Saturday, April 23, 2011


I have been learning about Passover and while my knowledge is pretty rudimentary, I gather that it is a time to commemorate the Exodus -- when the Israelites were released from slavery in Egypt following all those nasty plagues God sent down on the Egyptians. The Israelites did not have time to do anything but flee, as they apparently were not given notice that their slavery was coming to an end -- so off they went into the desert.

I already know a lot about Easter -- we are commemorating that Christ died and rose from the dead. He was crucified unjustly and put in the grave, but the pain and injustice resulted in transformation as Jesus Christ took on a new life -- a better life.

I believe in redemption. I believe that each of us is capable of shedding our past and becoming a new and better version of ourselves. And I believe that we can free ourselves from the things that hold us captive, and find a new and better life.

As we celebrate Passover and Easter -- and likely some additional holidays of which I am unaware and do not have appropriate socks to celebrate -- I have been thinking a lot about redemption and new beginnings. And I have been thinking about redemption within community -- that is, how other people support or impede redemptive efforts.

Recently on Facebook something was going around that was basically a "string up and tar and feather and etc. Michael Vick" kind of petition thing. You will recall that he is the football player convicted of abusing/killing dogs -- and you might imagine that I was all over that Facebook movement -- but I wasn't.

Instead I reflected about how a person can ever redeem him or herself when other people will not stop punishing the sinner.

I am a fan of accountability and justice, but not revenge. What is the difference? Actions have consequences -- a crime carries with it a sentence, and justice and accountability require that a person "pay" for the crime, but once paid any additional consequence is nothing but revenge -- and that is not cool.

But I think one cannot start the process of redemption or new life until one acknowledges the old self or the old state or the old sin -- could God save the Israelites from slavery if they did not believe they were slaves? No, there has to be recognition that change is needed.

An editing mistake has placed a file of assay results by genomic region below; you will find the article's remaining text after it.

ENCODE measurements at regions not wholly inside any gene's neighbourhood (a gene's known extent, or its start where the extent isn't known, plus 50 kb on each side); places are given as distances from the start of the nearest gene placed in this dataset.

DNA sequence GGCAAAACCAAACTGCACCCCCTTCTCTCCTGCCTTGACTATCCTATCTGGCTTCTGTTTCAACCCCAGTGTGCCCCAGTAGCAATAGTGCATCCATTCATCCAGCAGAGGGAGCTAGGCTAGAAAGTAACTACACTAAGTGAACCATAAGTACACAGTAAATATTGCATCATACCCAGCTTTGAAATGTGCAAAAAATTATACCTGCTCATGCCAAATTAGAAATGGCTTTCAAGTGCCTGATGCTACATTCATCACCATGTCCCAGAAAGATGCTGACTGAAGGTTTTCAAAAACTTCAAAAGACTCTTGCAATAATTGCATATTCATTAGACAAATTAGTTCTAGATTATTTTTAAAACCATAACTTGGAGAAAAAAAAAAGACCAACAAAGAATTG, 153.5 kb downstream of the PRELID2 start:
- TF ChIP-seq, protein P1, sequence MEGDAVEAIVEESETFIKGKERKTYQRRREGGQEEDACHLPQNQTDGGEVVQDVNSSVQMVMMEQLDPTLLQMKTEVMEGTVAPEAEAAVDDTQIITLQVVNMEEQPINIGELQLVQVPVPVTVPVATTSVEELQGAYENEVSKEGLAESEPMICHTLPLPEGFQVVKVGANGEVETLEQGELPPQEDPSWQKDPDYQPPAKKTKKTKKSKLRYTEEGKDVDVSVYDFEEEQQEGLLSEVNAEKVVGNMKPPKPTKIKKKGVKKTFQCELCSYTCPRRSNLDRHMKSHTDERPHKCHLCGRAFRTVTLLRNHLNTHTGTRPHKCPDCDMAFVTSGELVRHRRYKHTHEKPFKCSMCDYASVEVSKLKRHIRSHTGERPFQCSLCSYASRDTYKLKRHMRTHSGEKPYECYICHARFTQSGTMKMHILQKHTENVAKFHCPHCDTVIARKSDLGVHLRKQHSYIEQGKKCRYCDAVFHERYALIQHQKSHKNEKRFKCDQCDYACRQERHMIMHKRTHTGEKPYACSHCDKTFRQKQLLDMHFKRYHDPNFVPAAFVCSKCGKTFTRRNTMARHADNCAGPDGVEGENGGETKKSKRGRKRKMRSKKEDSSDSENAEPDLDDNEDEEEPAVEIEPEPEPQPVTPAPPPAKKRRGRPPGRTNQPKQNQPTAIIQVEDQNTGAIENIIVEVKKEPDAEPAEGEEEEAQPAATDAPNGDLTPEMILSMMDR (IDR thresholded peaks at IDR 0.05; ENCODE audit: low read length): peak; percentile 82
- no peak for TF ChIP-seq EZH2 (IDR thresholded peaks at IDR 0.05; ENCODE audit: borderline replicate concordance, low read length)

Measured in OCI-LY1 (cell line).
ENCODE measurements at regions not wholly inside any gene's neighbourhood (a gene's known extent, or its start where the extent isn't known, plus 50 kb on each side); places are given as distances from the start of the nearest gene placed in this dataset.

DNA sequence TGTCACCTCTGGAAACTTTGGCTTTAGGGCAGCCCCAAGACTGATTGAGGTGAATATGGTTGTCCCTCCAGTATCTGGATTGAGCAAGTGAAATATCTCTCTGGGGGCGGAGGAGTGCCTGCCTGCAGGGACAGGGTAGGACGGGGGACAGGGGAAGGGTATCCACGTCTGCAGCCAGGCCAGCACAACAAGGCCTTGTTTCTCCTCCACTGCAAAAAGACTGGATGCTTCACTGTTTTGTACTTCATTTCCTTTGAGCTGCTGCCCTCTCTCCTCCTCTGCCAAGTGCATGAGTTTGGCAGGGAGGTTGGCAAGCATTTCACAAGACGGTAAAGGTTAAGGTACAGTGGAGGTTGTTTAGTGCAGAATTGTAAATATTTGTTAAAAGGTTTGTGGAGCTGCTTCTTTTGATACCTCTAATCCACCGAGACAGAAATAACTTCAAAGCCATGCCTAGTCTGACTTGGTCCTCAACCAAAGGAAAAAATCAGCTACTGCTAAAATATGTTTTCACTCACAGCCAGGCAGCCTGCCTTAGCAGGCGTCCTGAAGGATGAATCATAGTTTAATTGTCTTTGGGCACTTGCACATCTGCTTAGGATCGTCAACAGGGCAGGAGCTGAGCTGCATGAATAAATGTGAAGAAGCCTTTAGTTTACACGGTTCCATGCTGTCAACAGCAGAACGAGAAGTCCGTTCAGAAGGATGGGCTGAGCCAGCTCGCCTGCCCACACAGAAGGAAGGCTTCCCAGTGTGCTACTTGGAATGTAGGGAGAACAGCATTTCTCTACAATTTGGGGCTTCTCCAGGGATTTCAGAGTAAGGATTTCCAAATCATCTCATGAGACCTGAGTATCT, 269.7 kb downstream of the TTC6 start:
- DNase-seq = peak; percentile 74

And so I think there has to be some kind of acknowledgment and/or accountability as part of the redemption process. This might be a prison sentence or a fine -- or a simple and heartfelt apology. But I think redemption involves something from which we are being redeemed -- and if we cannot think and deal with what that is -- well, we don't get redeemed, I guess.

So back to community and redemption -- we have the opportunity to support each other in our redemptive efforts. Once justice has been served -- as decided by those with the power to decide what is just -- our challenge is to accept that the debt is paid, and that redemption is both possible and underway.

And so during this season of new beginnings, I hope we will extend support to those who want to change -- including ourselves. Each of us has the ability to escape our personal slavery and I think the Israelites had it right -- Just Do It. Don't waste time dwelling on the unfortunate state -- just make the change and move ahead without waiting for the bread to rise.

Yes, the new terrain is scary but leap forward in history and see that endings are also new beginnings, and that what feels like torture and death is a transformation to something better.

So offer up those sins, seek forgiveness, be willing to be held accountable and make things right -- and in doing these things you will be redeeming yourself, along with the other imperfect, humble and self-aware people who are doing the same thing.

I guess we are all on an exodus of sorts, aren't we? Please pass the matzo...


  1. So well said!!!! Amen and I am SURE that this will be just as inspirational as anything that we will hear on Easter Sunday - Happy New Beginnings to All

  2. I am a big believer in redemption, forgiveness, restorative justice, all of it. People must answer for wrongdoings, certainly, but there must also be opportunities for positive change. Otherwise we just throw people away.

    But one of the saddest aspect of being an adult, (and therefore accountable) for me has been in the acceptance of consequences. The worst has been when my own actions have hurt someone else, and really, there is no way to make it right. We can only go forward, changed, and that is just what is so. I do believe that once we know better, we do better, but there is sometimes no "do-over" that will be adequate. Guilt feels like the only appropriate answer, because it's the only chance to in some small way atone.

  3. So true -- sometimes we cannot make things right.

    Living with the reality that our actions hurt another or even mortally wounded a relationship is a heavy burden, but when we learn from it -- as you say - and go forward with a commitment to "better" then the pain and loss has some meaning.

    But we when spin lies and illusions to excuse our actions -- well, that just hammers in the nails on the coffin. Brave and good people accept accountability -- it is a better antidote to guilt than excuses, I think...

  4. It's interesting, isn't it? Because the atonement mirror is a brutally truthful one to gaze into; but it is paradoxically the only one that will really show you how to grow and change for the better. But only you can look at yourself there. No one can see the truth for you in a way that will be meaningful.